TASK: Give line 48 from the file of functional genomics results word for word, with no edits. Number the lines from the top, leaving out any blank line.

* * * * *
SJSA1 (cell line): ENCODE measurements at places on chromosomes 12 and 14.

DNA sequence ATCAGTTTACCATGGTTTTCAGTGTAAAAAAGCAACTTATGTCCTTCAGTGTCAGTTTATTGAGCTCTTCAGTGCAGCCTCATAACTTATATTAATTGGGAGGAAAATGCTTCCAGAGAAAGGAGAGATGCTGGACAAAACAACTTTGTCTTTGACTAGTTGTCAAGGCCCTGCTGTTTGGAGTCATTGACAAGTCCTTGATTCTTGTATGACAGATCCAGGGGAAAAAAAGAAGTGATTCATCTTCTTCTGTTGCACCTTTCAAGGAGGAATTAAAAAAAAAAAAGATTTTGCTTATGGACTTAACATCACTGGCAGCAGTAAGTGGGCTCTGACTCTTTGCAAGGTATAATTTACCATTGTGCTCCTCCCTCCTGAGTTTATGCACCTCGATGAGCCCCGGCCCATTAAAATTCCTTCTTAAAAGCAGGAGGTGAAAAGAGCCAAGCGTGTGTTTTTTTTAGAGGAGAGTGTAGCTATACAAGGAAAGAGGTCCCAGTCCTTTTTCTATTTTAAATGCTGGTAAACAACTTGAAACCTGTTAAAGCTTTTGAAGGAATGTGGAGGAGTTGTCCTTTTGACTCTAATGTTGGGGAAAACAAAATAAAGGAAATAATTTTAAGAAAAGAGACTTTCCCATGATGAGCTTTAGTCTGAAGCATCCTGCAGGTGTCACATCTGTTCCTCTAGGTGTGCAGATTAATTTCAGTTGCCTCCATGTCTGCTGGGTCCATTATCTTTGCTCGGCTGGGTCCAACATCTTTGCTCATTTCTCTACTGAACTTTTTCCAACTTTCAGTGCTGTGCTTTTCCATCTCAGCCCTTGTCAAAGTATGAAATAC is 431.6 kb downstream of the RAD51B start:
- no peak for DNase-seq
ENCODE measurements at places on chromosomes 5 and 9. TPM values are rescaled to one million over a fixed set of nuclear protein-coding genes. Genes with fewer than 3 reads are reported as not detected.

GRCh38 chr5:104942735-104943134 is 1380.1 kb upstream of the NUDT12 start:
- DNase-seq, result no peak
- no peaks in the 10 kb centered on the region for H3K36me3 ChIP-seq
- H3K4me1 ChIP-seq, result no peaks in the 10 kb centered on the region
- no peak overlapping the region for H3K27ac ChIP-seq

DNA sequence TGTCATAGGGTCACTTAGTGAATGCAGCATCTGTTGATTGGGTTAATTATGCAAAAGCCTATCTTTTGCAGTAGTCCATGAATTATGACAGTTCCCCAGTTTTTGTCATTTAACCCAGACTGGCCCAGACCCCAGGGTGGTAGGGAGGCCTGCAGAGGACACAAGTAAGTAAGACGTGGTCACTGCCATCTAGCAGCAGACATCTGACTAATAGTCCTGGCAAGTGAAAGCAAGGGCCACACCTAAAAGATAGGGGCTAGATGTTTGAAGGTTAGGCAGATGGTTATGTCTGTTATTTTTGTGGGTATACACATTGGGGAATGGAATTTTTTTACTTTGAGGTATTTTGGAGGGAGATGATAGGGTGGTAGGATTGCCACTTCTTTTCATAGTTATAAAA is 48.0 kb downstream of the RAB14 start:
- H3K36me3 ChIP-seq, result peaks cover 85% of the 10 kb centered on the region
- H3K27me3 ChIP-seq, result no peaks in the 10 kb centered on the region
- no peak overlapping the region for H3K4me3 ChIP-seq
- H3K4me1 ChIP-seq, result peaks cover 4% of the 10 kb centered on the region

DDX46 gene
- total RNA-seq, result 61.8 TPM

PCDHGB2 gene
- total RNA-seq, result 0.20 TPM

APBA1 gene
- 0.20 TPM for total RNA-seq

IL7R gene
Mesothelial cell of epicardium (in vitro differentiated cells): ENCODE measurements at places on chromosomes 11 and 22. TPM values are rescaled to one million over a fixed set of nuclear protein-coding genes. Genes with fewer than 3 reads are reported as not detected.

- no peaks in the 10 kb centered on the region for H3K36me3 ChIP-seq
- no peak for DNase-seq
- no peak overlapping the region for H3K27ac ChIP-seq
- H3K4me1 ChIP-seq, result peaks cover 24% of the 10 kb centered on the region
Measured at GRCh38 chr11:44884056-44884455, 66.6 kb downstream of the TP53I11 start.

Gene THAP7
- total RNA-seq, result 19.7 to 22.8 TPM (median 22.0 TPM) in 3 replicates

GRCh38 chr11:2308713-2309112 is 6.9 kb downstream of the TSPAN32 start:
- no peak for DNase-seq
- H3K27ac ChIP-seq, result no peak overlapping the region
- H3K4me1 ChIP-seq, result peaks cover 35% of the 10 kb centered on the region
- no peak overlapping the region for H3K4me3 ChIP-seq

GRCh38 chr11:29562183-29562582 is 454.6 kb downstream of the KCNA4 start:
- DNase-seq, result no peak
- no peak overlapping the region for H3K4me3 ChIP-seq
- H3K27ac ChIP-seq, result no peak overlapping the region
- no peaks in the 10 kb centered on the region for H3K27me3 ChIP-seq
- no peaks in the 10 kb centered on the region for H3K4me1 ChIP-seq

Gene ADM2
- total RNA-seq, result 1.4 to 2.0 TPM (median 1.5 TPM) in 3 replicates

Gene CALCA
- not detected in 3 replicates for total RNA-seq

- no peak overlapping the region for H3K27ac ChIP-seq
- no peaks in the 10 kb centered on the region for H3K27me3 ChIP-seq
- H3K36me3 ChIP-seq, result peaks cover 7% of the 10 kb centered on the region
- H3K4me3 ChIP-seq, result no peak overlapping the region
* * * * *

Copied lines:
- H3K4me3 ChIP-seq, result no peak overlapping the region